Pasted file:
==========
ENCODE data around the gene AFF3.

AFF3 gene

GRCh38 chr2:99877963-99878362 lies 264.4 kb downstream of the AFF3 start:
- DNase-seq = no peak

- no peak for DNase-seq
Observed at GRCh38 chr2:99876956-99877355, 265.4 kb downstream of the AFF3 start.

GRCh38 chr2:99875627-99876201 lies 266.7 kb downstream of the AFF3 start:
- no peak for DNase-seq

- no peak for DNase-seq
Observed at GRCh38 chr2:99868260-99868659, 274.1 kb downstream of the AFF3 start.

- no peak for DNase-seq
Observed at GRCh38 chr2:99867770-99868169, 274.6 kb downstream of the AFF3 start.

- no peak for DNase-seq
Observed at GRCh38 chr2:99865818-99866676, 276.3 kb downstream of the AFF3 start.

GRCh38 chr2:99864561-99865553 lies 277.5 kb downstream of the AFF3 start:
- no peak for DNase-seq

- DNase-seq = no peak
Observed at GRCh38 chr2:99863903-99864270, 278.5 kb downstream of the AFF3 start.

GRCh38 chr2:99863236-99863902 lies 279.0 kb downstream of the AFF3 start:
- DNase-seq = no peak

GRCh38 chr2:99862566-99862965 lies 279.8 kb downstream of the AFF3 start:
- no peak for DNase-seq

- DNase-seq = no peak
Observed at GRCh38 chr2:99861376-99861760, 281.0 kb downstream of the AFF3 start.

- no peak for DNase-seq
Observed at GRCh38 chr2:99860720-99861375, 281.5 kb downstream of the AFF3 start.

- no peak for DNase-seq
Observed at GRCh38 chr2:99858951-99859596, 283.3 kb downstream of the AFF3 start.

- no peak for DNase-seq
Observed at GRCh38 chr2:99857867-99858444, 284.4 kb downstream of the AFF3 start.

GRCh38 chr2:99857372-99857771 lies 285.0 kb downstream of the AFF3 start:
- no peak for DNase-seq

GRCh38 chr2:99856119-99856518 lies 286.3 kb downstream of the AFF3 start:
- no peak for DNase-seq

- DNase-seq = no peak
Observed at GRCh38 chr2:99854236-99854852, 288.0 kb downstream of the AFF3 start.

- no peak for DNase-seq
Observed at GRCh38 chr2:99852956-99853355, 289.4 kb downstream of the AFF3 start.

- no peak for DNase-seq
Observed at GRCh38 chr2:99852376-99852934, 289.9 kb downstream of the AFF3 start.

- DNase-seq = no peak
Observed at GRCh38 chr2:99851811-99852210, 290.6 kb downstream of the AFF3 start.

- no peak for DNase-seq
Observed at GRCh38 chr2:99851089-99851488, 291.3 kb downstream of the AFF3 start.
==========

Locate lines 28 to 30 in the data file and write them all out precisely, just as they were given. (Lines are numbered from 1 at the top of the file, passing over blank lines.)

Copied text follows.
Observed at GRCh38 chr2:99858951-99859596, 283.3 kb downstream of the AFF3 start.

- no peak for DNase-seq
Observed at GRCh38 chr2:99857867-99858444, 284.4 kb downstream of the AFF3 start.